COURSE # TOO-320
DIGITAL SIGNAL PROCESSING (DSP) - PRINCIPLES, ARCHITECTURES, AND SYSTEM APPLICATIONS
Comprehensive, application-driven presentation of the technology, benefits and limitations of Digital Signal Processing with special emphasis on communications systems.
Modern communications systems offering voice, data, and multimedia services draw heavily on sophisticated signal processing. Rapid advances in microelectronics, computer architecture, and software tools have created opportunities to address these needs with cost-effective, high performance Digital Signal Processors.
This course introduces DSP technology in the context of system level concepts and considerations, and emphasizes specific functions that are ideally suited for DSP implementations. The course has been developed with all those in mind who want a simple-to-understand, practical, yet comprehensive introduction to the technology. While DSP technology and the information provided in this course are applicable to a wide variety of systems, communications systems , and digital wireless communications systems in particular, serve as the instructional vehicle.
Applications and benefits:
You will benefit by enhancing your understanding of the:
- Communications Systems, particularly as they lend themselves to DSP implementations.
- DSP Architectures.
- Practical application of DSP to real world problems.
- Limitations of DSP processors and DSP techniques.
Who should attend:
This course presents an introduction, overview and application considerations of Digital Signal Processing. It has been developed as an introduction and information resource for Technical Managers, Systems Engineers, Product Planners, and Hardware/Software Developers who are considering DSP as a component of their systems, or who must interface with DSP subsystems. Participants in this course will obtain practical information about communications systems.This course has no prerequisites; however, prior technical training in engineering, sciences or equivalent experience will be helpful.
- Non-technical considerations
- Time to market
- Moore's Law vs. Parkinson's Law
- Introduction to example system design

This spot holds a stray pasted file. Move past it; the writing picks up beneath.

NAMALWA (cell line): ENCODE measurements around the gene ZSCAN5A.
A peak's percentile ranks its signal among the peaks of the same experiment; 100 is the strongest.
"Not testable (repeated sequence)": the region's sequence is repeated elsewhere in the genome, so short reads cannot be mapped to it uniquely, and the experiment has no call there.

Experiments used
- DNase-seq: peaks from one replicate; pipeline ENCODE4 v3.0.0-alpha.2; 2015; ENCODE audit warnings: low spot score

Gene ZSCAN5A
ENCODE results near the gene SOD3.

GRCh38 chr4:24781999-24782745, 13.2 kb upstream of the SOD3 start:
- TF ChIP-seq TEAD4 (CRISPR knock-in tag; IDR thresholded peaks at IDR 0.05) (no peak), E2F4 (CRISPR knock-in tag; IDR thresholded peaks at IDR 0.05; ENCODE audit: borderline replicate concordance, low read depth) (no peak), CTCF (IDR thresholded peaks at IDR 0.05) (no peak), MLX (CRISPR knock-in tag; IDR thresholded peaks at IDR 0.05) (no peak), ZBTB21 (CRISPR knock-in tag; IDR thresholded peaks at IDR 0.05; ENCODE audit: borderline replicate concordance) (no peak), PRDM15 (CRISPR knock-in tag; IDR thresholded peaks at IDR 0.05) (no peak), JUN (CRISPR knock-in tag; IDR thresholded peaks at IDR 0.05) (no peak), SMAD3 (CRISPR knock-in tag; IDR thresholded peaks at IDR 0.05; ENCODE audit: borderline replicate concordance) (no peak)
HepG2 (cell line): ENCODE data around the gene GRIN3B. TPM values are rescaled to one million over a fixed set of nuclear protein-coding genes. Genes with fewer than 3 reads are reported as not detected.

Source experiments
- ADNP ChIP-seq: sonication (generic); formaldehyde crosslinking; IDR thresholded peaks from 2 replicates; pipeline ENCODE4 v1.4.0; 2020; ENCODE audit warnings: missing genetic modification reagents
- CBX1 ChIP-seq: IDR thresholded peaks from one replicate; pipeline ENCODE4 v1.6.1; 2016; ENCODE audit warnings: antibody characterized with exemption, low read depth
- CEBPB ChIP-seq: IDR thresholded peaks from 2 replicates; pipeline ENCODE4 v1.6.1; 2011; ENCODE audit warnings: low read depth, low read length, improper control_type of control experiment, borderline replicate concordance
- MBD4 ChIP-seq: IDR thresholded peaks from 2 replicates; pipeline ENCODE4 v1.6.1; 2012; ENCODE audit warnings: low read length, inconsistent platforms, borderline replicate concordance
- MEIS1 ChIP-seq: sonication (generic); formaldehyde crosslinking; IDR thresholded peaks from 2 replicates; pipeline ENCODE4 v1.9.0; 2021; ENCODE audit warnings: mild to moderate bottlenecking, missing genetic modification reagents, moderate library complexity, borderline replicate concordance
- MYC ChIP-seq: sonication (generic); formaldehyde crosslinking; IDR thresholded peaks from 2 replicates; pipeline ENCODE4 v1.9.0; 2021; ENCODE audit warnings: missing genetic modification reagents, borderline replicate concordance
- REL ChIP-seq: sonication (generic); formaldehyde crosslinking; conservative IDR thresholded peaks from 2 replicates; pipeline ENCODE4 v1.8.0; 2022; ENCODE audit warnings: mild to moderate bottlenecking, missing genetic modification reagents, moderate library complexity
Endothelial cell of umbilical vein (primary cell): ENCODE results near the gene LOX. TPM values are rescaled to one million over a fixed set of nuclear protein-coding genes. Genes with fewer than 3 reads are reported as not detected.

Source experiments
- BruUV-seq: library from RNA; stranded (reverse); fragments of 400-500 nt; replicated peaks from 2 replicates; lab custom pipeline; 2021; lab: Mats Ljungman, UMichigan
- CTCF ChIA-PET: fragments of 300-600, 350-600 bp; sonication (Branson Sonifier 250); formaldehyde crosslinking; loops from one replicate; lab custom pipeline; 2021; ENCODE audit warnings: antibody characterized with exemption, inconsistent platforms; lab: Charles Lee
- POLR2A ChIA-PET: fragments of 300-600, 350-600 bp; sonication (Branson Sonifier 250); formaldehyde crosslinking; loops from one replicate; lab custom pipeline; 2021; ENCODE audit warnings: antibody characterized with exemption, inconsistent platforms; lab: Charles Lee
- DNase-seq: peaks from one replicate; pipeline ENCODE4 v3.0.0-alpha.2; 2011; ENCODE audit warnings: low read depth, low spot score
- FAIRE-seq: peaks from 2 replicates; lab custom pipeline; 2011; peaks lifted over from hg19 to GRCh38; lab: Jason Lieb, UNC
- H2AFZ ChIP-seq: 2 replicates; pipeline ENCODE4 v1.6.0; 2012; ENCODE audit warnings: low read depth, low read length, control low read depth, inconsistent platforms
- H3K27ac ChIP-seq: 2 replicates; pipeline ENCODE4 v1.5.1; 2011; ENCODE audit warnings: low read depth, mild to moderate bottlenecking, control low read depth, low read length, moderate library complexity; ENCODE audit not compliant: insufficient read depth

- Signal Processing concepts
- Complex signal representation
- Frequency vs. Time domain representation
- Estimation in presence of noise
- Fourier Transform
- DSP particulars
- Digital Filtering
- IIR, FIR filters
- Adaptive filtering
- Discrete Fourier Transform
- Fast Fourier Transform
- Arithmetic representation
- Numerical precision effects
- Analog to Digital Conversion
- Sampling theorem
- Quantization noise
- Bandpass sampling
- A/D and D/A limitations
- Sampling and reconstruction filters
- Analog filter design considerations
- Mixed signal design considerations
- Communications Systems
- Digital Modulation techniques
- Detection of signals in noise
- Channel shaping filters
- Carrier tracking
- Timing recovery
- Optimal filtering and equalization
- Dynamic range
- Baseband vs. IF processing
- Speech compression
- Special considerations for wireless systems
- Multiple access techniques
- Hardware tradeoffs
- ASICs vs. FPGAs vs. Microprocessors/microcontrollers vs. DSPs
- Processor speed
- Floating point vs. fixed point arithmetic
- DSP Hardware and Architectures
- DSP Processor Families
- Pipelining instructions
- DSP I/O
- DSP memory access
- Multiprocessor system architectures
- DSP interfacing
- DSP Software
- Real-time performance
- Simulation tools
- High level language vs. assembly coding
- C language basics as applied to DSP
- Debugging tools
- Code efficiency
- Example coding tricks
- Tuning code
- Systems Considerations
- Limitations of DSPs
- Budgeting roundoff and accuracy effects
- System stability
- Limit cycles
- Available DSP products
- Product lines
Text: Digital Signal Processing in Communications Systems, 1994, by M.E. Frerking.
About the Instructor
Bruce McNair is Distinguished Service Professor of Electrical and Computer Engineering at Stevens Institute of Technology, Hoboken, NJ. He is also Founder and Chief Technology Officer of Novidesic Communications, LLC, a technology consulting company. Prior to starting Novidesic and joining the faculty at Stevens in 2002, he spent 24 years at AT&T Bell Laboratories (AT&T Labs - Research after the Lucent spin-off). His most recent work there was research of next generation (4G and beyond) wireless data communications systems, including high-speed, high-mobility wide area networks as well as range and speed extensions to 802.11(a & b) wireless LANs. Mr. McNair's prior activities at Bell Labs included computer, network and system security, development of encryption hardware, high-speed voice-band modems, and public data network protocols. Before joining Bell Labs, he spent seven years developing military communications systems for the US Army Electronics Command and ITT Defense Communications Division.
Mr. McNair received his B.E. and M.S. in Electrical Engineering from Stevens Institute of Technology.
Course: TOO-320 Duration: 3 Days FEE: $1,399 CEUs: 2.16
Please direct any additional inquiries regarding this course
to Anita Hellstrom, Program Coordinator, by e-mail, FAX: (240)
371-4488 or TELEPHONE: (202) 241-6326.
Call toll free 1-800-683-7267 from anywhere in the
Continental U.S. or CANADA.
Last modified November 11, 2011.